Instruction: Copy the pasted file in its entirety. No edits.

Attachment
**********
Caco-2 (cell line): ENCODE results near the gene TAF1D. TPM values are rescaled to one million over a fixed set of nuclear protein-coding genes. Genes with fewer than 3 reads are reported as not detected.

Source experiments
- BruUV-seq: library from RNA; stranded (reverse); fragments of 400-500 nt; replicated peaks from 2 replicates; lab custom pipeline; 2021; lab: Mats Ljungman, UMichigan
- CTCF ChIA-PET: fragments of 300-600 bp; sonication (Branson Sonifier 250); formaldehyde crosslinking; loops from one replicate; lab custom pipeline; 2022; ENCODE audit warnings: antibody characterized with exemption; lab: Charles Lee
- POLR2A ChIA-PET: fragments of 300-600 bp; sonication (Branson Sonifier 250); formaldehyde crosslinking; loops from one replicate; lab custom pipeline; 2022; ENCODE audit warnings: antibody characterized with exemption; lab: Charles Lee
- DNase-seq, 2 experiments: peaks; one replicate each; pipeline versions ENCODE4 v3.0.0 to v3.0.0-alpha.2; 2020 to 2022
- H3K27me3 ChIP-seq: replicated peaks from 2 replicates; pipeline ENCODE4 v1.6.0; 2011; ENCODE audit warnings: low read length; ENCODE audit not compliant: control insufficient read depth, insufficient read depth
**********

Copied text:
Caco-2 (cell line): ENCODE results near the gene TAF1D. TPM values are rescaled to one million over a fixed set of nuclear protein-coding genes. Genes with fewer than 3 reads are reported as not detected.

Source experiments
- BruUV-seq: library from RNA; stranded (reverse); fragments of 400-500 nt; replicated peaks from 2 replicates; lab custom pipeline; 2021; lab: Mats Ljungman, UMichigan
- CTCF ChIA-PET: fragments of 300-600 bp; sonication (Branson Sonifier 250); formaldehyde crosslinking; loops from one replicate; lab custom pipeline; 2022; ENCODE audit warnings: antibody characterized with exemption; lab: Charles Lee
- POLR2A ChIA-PET: fragments of 300-600 bp; sonication (Branson Sonifier 250); formaldehyde crosslinking; loops from one replicate; lab custom pipeline; 2022; ENCODE audit warnings: antibody characterized with exemption; lab: Charles Lee
- DNase-seq, 2 experiments: peaks; one replicate each; pipeline versions ENCODE4 v3.0.0 to v3.0.0-alpha.2; 2020 to 2022
- H3K27me3 ChIP-seq: replicated peaks from 2 replicates; pipeline ENCODE4 v1.6.0; 2011; ENCODE audit warnings: low read length; ENCODE audit not compliant: control insufficient read depth, insufficient read depth